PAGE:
Battling corrosion to keep solar panels humming
People think of corrosion as rust on cars or oxidation that blackens silver, but it also harms critical electronics and connections in solar panels, lowering the amount of electricity produced.
“It’s challenging to predict and even more challenging to design ways to reduce it because it’s highly dependent on material and environmental conditions,” said Eric Schindelholz, a Sandia National Laboratories materials reliability researcher who studies corrosion and how it affects photovoltaic (PV) system performance.
Sandia researchers from different departments collaborate to accelerate corrosion under controlled conditions and use what they learn to help industry develop longer-lasting PV panels and increase reliability. For example, work by Olga Lavrova of Sandia’s Photovoltaic and Distributed Systems Integration department demonstrated, for the first time, a link between corrosion and the risk of arc faults in PV systems’ electrical connections. Research by Erik Spoerke of Sandia’s Electronic, Optical and Nano Materials department focuses on developing new nanocomposite films that could dramatically increase reliability.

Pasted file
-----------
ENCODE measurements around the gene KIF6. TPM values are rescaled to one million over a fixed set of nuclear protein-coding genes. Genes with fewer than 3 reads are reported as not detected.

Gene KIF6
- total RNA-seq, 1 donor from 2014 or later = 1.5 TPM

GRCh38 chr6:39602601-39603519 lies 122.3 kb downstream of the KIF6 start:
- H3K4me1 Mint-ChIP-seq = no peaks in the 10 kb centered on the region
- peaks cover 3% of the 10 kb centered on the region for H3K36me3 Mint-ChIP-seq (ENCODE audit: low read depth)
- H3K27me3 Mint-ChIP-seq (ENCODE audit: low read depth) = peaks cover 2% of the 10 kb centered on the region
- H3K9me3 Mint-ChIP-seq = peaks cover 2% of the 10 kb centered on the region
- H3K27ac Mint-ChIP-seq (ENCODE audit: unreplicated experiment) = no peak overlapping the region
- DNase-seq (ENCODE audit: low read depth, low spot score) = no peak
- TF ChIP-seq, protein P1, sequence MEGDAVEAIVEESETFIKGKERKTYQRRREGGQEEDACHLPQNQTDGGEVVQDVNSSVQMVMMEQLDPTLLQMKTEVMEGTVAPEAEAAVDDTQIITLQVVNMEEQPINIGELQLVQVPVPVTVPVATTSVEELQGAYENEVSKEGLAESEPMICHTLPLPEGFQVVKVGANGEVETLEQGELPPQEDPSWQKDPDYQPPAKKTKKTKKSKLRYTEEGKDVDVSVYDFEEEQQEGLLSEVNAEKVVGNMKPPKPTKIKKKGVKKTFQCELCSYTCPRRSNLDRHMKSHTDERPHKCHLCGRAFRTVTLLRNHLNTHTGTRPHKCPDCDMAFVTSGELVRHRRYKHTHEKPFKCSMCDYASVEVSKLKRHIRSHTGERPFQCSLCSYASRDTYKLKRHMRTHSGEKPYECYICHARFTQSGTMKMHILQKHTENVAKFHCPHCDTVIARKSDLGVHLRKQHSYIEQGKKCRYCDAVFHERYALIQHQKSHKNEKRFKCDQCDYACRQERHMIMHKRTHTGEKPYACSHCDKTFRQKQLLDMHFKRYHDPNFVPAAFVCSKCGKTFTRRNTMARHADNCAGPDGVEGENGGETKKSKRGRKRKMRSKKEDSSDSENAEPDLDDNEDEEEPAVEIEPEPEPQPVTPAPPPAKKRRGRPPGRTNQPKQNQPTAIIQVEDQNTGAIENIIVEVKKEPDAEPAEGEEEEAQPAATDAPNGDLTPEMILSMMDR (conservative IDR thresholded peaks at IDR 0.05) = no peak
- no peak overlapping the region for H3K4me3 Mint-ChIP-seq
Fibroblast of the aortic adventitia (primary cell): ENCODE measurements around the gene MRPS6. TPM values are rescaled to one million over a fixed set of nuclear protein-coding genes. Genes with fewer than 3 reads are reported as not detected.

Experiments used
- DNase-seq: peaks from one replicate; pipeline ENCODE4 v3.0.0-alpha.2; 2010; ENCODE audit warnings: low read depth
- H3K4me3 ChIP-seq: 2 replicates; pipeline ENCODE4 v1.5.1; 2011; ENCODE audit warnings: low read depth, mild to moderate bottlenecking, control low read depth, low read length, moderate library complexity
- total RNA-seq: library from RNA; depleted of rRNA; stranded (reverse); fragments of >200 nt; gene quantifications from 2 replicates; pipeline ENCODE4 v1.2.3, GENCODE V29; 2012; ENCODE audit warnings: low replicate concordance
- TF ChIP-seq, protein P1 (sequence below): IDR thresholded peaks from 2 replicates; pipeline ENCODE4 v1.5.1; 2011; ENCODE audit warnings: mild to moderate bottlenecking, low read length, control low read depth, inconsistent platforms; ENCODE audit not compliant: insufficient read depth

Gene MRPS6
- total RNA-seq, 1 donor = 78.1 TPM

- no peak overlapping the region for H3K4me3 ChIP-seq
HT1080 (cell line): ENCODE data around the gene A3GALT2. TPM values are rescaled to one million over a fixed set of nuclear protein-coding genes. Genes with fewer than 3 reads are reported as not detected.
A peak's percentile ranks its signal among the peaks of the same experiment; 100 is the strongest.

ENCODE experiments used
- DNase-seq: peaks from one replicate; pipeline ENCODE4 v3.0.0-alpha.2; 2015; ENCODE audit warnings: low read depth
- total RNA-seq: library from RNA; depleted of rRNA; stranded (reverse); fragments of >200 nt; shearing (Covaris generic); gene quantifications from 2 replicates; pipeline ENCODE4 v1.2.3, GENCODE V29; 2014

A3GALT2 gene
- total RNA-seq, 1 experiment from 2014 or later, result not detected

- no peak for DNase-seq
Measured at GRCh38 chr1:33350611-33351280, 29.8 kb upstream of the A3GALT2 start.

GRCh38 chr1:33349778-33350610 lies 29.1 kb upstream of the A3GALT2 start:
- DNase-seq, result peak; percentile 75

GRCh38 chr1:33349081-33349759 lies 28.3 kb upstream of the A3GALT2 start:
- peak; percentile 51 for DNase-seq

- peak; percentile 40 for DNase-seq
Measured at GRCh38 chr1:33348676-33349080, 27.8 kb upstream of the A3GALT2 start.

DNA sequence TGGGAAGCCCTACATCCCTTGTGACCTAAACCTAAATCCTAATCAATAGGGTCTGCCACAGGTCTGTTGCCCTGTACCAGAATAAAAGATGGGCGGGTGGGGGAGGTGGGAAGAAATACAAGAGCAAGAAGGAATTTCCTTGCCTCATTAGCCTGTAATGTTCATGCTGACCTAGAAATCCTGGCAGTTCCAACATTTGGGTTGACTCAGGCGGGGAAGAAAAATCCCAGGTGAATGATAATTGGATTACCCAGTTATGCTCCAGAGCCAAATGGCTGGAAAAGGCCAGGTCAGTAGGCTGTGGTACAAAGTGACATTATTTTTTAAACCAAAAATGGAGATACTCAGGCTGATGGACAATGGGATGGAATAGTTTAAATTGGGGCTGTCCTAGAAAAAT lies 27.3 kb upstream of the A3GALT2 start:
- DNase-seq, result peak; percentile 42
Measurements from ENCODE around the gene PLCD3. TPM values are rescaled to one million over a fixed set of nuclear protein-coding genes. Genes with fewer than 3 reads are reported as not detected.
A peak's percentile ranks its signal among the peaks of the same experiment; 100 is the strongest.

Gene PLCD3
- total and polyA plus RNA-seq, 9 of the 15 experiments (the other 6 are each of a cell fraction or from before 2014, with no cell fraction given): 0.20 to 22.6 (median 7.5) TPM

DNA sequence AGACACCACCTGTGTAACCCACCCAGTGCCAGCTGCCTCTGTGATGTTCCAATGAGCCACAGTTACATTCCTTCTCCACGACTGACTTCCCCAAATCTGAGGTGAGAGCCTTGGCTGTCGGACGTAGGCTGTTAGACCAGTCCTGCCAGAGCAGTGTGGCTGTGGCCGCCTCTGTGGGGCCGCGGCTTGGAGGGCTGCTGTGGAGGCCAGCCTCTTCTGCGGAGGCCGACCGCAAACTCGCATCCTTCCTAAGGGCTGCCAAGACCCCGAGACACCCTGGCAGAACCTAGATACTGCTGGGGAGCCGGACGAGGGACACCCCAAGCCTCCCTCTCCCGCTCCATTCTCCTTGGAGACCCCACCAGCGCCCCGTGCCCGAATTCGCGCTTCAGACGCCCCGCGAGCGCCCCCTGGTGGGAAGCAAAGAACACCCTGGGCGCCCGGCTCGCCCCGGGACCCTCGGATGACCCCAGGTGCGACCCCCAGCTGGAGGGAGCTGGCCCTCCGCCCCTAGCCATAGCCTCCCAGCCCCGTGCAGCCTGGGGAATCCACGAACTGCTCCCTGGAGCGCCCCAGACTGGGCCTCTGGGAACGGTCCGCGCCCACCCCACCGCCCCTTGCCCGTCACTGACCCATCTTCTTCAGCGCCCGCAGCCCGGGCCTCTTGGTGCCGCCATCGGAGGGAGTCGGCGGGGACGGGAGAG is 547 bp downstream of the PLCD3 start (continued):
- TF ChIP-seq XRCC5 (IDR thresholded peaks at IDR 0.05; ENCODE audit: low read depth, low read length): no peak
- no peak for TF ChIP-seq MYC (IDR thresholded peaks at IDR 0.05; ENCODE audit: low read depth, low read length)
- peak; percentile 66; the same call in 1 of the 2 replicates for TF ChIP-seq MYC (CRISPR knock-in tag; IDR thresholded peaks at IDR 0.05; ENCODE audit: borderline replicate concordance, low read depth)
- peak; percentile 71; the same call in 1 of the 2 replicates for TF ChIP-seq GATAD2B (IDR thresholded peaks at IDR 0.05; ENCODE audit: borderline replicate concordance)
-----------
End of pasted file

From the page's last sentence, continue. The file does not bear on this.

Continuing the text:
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Photo: Sandia National Laboratories researchers, left to right, Eric Schindelholz, Olga Lavrova, Rob Sorensen and Erik Spoerke examine points that can corrode on photovoltaic arrays. Sandia researchers collaborate to accelerate corrosion under controlled conditions to help industry develop longer-lasting panels and increase reliability. Photo by Randy Montoya